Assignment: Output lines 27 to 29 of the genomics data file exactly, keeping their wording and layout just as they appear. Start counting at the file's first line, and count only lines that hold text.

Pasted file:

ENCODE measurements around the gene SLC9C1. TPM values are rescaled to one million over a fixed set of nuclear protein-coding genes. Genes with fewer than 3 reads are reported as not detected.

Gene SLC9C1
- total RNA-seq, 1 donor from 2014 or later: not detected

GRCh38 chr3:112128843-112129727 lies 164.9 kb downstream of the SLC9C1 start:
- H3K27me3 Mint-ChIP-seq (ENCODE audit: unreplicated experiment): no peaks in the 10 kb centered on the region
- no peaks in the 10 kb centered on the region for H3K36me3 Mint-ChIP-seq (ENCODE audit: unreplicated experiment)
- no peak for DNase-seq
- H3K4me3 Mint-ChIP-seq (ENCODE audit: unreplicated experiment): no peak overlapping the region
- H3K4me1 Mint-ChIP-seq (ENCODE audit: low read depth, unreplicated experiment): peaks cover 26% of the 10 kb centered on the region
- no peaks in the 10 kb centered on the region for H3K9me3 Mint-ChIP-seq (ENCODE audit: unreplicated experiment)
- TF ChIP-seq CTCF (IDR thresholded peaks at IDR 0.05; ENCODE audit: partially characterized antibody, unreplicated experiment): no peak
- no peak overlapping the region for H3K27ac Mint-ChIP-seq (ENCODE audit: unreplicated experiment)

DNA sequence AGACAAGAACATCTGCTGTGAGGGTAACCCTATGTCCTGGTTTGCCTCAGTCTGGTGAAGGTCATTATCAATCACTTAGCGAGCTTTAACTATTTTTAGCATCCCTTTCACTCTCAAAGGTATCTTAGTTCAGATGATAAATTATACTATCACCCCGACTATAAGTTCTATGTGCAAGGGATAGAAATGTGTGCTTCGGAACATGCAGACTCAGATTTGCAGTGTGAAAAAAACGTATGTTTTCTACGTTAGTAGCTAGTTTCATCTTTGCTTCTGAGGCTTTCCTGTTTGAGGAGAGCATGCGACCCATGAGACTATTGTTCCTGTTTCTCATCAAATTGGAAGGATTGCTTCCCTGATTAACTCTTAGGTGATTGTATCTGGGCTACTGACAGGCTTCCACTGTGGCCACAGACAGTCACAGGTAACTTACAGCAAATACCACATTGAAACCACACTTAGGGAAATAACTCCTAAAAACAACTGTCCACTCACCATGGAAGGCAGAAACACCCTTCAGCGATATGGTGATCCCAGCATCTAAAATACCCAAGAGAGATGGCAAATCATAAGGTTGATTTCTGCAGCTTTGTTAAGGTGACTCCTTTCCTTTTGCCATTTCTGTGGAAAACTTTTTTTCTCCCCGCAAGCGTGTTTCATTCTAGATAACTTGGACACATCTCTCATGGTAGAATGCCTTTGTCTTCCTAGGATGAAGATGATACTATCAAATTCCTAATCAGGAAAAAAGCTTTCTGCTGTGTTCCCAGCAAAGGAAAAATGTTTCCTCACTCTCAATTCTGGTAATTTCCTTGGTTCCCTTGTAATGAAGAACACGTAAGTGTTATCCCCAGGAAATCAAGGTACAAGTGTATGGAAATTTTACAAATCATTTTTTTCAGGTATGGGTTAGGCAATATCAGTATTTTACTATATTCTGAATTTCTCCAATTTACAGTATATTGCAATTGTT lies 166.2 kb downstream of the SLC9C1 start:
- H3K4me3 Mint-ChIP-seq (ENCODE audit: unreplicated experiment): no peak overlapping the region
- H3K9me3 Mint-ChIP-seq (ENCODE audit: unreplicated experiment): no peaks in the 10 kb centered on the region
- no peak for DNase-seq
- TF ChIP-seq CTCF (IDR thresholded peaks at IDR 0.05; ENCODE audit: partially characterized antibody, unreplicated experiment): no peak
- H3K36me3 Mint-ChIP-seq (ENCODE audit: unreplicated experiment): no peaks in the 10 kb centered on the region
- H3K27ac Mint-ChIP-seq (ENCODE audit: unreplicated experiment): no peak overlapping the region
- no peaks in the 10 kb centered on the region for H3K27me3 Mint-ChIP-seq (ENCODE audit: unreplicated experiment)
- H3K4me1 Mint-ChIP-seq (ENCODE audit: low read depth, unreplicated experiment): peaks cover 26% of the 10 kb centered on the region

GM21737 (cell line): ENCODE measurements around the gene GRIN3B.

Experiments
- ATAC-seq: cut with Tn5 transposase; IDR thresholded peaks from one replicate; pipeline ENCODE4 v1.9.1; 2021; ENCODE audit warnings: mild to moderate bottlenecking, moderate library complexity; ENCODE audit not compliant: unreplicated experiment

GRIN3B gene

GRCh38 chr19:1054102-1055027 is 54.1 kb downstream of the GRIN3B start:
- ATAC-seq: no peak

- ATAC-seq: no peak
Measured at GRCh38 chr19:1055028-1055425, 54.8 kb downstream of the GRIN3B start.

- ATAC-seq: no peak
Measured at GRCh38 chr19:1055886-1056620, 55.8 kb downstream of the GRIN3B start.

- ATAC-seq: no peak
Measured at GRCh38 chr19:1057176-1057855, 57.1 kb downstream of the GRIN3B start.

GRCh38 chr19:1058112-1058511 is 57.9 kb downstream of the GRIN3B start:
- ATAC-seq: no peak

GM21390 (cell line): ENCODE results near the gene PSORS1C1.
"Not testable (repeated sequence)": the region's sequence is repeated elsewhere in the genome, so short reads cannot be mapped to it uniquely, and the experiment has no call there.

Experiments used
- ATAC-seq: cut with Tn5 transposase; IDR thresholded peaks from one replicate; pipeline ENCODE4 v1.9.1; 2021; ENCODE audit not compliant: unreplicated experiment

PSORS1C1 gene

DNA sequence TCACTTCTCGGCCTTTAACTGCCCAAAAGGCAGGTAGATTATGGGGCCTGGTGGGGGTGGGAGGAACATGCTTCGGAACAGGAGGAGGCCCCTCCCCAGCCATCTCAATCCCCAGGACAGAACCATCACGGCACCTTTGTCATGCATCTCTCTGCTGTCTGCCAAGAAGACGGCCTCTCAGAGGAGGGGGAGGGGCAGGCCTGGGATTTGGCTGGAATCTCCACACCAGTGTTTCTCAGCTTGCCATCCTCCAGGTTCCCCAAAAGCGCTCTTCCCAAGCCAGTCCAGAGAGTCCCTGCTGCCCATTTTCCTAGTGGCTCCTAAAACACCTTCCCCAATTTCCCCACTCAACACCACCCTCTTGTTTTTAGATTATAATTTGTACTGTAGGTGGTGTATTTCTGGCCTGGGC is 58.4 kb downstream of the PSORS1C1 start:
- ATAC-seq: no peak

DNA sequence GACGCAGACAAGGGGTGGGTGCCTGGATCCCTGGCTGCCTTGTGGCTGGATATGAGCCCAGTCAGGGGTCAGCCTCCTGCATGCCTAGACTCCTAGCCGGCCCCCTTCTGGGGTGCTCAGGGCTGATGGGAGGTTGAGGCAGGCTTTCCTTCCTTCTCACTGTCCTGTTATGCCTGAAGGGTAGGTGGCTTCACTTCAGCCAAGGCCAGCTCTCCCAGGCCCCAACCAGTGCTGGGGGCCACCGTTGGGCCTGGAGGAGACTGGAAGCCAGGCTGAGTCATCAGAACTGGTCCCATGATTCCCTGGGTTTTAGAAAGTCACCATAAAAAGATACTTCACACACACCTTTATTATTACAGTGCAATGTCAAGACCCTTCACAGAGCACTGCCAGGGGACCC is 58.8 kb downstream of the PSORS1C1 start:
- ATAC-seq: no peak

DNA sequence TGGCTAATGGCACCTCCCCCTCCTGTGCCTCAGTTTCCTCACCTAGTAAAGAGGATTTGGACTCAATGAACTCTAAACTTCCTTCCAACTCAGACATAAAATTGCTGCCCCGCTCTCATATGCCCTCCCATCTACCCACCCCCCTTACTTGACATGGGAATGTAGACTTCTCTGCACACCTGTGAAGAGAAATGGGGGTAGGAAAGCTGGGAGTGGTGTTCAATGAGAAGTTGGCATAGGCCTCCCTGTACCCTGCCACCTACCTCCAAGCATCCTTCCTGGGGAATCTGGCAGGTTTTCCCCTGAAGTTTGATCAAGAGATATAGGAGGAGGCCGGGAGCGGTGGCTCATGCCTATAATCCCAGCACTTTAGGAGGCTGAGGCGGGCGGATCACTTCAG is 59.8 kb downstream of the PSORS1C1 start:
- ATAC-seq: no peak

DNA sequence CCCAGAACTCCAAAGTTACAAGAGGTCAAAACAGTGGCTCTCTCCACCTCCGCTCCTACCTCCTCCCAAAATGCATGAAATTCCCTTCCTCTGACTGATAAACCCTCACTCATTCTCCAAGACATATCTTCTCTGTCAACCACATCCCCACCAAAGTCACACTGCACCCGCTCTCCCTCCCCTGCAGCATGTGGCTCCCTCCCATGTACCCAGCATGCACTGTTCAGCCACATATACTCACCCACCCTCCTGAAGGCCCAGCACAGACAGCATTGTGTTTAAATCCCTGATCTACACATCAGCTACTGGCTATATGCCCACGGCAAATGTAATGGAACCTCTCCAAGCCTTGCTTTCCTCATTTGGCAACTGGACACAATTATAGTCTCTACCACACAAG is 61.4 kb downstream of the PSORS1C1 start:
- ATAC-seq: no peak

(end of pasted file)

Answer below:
- ATAC-seq: no peak

- ATAC-seq: no peak
Measured at GRCh38 chr19:1055028-1055425, 54.8 kb downstream of the GRIN3B start.